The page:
As early as this week, B.C. Hydro will learn whether it has cleared its biggest hurdle for its proposed Site C dam. The Crown corporation has already spent in excess of $300-million preparing the project as it waits for the conclusion of an environmental review.
The 26-day hearing by the Joint Review Panel is the most rigorous review B.C. Hydro has ever faced. But the panel spent only a day and a half looking at the questions that have sunk the dam proposal twice in the past: Does British Columbia need more electricity, and if so, is Site C the best choice to generate that power.
Those core issues would have been considered by the utility’s regulator, the B.C. Utilities Commission, but the province has been so eager to move forward with the project that it exempted it from that level of scrutiny.
If the panel concludes that Site C is environmentally sound, there is little reason to expect either the federal or provincial governments to say no. The finances are not a federal concern – this is B.C. money on the table. And Premier Christy Clark pledged her support for the project during the past provincial election campaign.
There is little doubt that the massive earthfill dam on the Peace River in B.C.’s northeast corner will destroy farmland and damage wildlife habitat. Or, to use the charming Hydro phrase, the “conversion of terrestrial habitat to a reservoir habitat.” If the panel accepts the footprint of Site C, in the shadow of two earlier dams that have already irrevocably damaged the Peace River, then there isn’t much in the way, it seems.
Yet B.C.’s Energy Minister won’t say yet whether he is willing to recommend the project to his cabinet colleagues.
Bill Bennett accepts that the need for more electricity is real. B.C. Hydro forecasts that demand for electricity from its residential, commercial and industrial customers is set to increase by 40 per cent over the next two decades. That does not include any energy-intensive liquefied natural gas plants. The corporation says it can cut the new demand in half through conservation efforts, but it still needs additional generation.
Where Mr. Bennett’s confidence wavers is on the question of where that new power should come from.
“It would appear we are going to need a project or projects the size of Site C to meet the demand that will be there,” he said in an interview. “I have a very keen interest and a commitment to the people of the province that I’m going to make sure that if I recommend to cabinet that the Site C project go forward, that it is the best possible choice for us here in British Columbia to acquire that 1,100 megawatts of capacity.”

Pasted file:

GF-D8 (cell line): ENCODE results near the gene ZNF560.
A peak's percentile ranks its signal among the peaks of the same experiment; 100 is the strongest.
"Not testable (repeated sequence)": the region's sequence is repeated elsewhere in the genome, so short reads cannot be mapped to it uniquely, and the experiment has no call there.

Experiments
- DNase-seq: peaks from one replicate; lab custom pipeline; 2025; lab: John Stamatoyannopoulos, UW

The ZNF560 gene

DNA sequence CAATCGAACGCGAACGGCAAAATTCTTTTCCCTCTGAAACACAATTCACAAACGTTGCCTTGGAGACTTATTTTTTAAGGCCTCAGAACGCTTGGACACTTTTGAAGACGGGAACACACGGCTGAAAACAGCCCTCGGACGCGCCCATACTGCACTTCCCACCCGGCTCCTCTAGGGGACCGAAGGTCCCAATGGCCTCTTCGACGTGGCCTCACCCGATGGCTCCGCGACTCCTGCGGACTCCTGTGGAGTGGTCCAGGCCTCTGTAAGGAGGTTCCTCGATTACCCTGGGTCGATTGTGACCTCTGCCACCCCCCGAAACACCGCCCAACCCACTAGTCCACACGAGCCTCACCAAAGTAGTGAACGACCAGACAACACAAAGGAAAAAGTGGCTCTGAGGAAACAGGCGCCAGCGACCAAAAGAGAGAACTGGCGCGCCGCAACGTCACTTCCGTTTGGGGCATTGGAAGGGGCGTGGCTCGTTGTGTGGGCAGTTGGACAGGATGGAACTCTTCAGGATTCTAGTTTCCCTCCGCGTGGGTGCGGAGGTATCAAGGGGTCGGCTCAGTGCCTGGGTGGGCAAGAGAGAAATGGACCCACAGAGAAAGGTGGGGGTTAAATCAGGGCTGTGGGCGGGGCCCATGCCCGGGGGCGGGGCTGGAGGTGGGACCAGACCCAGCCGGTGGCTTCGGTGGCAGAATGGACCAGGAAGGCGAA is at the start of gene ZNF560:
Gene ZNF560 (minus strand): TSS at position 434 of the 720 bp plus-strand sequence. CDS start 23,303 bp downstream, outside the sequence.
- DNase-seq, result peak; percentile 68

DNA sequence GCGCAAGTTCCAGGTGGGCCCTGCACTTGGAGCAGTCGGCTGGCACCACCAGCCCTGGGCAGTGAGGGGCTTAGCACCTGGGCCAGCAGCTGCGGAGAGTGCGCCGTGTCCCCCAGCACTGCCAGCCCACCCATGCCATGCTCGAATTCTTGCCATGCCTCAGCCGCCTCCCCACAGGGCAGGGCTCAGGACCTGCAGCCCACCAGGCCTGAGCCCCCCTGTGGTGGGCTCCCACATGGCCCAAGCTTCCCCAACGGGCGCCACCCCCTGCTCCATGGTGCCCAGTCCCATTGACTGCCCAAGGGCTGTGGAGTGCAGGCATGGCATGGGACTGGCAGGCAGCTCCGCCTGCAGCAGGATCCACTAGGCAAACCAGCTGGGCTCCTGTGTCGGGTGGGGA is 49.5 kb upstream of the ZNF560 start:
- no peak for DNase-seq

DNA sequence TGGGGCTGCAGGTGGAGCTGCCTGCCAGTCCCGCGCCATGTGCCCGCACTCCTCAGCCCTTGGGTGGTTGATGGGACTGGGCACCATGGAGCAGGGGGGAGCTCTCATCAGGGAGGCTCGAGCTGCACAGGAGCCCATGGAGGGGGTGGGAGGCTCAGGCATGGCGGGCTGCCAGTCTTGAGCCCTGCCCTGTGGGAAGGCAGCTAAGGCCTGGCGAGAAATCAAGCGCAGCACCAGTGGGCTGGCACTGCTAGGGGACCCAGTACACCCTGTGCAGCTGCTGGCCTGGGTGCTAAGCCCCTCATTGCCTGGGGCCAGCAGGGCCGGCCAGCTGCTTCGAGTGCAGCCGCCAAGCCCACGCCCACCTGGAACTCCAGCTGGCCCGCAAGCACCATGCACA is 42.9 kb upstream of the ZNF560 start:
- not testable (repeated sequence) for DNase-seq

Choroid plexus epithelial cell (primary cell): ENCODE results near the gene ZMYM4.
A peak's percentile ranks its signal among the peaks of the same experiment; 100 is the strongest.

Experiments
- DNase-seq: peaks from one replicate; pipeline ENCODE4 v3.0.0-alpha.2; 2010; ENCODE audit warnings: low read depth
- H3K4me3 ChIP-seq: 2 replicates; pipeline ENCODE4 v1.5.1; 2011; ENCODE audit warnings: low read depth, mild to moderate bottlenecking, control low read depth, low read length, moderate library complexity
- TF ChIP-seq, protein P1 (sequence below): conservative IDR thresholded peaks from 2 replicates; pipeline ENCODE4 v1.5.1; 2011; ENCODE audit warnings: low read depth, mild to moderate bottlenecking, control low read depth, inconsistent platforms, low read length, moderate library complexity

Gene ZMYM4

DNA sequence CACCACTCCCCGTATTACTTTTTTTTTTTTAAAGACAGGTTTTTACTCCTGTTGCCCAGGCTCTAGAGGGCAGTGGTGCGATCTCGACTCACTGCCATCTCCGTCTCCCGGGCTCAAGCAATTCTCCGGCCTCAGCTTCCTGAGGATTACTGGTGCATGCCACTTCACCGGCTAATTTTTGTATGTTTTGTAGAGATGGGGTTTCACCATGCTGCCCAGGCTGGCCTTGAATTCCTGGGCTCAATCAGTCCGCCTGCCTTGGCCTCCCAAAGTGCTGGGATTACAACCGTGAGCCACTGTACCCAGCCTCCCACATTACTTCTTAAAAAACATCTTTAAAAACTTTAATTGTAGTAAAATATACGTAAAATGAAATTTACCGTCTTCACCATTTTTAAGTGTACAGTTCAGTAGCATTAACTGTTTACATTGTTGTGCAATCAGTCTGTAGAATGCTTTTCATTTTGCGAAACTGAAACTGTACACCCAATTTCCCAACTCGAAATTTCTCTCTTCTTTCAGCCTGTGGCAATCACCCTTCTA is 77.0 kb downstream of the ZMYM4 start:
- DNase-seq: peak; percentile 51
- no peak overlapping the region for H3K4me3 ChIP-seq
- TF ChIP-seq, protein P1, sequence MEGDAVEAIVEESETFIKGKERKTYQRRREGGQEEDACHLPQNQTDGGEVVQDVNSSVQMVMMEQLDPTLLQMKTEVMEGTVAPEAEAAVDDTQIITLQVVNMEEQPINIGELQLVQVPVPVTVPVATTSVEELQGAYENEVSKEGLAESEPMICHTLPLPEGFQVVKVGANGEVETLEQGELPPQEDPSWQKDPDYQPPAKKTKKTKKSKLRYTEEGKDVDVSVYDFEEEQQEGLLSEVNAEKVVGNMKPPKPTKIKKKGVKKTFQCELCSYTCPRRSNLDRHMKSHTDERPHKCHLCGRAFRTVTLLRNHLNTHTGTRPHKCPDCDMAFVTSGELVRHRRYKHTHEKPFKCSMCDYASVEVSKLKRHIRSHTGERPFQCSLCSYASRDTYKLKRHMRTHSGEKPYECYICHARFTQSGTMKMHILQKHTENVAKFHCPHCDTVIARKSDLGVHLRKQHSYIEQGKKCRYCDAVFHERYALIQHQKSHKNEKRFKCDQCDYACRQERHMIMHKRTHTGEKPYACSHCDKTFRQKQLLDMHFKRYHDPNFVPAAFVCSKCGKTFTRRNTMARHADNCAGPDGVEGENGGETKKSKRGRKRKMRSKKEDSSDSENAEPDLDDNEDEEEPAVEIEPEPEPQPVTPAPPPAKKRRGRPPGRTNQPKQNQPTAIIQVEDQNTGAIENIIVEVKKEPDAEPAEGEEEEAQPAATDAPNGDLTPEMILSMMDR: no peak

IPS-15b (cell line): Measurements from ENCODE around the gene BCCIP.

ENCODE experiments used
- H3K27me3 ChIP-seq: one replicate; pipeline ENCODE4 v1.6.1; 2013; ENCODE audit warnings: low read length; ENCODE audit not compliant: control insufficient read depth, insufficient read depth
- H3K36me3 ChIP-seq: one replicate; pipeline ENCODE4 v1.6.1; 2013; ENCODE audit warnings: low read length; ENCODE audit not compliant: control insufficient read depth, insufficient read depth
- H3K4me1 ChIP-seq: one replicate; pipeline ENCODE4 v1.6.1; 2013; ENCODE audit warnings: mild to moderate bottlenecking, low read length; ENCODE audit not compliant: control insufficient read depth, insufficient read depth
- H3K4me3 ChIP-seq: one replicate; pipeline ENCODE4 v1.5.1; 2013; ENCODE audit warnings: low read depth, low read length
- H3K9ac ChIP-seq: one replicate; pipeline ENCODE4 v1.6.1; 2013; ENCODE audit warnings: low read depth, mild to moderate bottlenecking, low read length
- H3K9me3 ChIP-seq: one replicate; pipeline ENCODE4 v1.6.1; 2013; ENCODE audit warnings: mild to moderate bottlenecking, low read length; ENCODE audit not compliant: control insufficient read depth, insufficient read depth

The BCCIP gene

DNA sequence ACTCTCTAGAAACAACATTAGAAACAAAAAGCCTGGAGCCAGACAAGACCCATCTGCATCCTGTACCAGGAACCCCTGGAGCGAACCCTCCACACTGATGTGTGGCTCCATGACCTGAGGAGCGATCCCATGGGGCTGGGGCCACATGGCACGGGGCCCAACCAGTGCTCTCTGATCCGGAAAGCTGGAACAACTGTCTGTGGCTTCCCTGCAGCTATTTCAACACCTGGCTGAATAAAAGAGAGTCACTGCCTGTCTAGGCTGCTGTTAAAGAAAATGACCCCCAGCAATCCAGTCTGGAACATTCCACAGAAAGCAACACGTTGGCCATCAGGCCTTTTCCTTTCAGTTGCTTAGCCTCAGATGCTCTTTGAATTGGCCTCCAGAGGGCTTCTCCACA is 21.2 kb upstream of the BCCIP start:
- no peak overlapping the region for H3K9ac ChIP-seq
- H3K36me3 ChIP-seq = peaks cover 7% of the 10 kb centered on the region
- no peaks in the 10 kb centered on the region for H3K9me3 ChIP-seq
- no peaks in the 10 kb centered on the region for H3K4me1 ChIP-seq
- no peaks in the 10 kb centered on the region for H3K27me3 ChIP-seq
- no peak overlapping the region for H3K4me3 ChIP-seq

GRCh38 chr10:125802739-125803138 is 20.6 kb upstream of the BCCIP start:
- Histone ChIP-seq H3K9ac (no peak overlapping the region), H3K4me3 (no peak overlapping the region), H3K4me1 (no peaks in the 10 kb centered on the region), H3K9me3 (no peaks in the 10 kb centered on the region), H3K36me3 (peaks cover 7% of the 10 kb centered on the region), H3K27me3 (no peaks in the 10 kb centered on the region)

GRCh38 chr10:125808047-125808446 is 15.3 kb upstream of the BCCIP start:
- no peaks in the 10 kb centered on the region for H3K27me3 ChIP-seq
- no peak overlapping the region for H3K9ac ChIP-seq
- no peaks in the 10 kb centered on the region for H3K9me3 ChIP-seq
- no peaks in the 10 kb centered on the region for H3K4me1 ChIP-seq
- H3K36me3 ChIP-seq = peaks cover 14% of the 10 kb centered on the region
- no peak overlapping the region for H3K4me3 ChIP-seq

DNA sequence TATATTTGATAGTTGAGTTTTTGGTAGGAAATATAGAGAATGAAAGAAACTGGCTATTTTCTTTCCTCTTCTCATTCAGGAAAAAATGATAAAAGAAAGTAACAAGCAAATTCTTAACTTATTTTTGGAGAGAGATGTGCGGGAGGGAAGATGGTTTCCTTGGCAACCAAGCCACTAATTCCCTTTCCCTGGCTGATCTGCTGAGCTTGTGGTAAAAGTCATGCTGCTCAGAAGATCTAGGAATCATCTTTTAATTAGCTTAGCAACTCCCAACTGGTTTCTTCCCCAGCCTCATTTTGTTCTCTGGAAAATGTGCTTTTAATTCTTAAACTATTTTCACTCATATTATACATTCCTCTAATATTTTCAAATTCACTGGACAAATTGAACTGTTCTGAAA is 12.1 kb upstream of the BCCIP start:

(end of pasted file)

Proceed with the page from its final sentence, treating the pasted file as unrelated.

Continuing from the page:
Even as his Premier maintains the project is crucial, Mr. Bennett is cautious about accepting Hydro’s case. He knows that major hydro projects across the country have stumbled into cost overruns, including B.C. Hydro’s Northwest Transmission line. Manitoba’s new Wuskwatim dam almost doubled in cost and in Newfoundland, the costs of the Muskrat Falls hydro project are escalating while the in-service date may be delayed.
Despite the trend, B.C. Hydro maintains its dam will be built for $7.9-billion, the figure it produced in 2010 based on market prices for labour, equipment and materials, with a 10-per-cent allowance for inflation. It is an estimate, the Crown notes, “used as the project budget until replaced by more detailed estimates.”
Mark Jaccard is a former chair of the B.C. Utilities Commission, now a professor at the School of Resource and Environmental Management at Simon Fraser University. Like Mr. Bennett, he doesn’t doubt that the demand for electricity is going up in B.C. But B.C. Hydro is claiming that its project is the most cost-efficient way to produce electricity, and that’s just not clear, Prof. Jaccard said. “I’m not saying it is going to go overbudget but it has been a good policy not to circumvent the regulatory review,” he said.
Mr. Bennett has stoutly defended the decision to circumvent the utilities commission. Now, he is opening the door to some kind of external check of Hydro’s assumptions. “There may well be an opportunity to do another level of screening on the costs; I wouldn’t rule that out,” he said. Just don’t expect a detailed, public financial review. “If you think all the due diligence has been done, government shouldn’t be afraid to say yes … just because there may be some uncertainty.”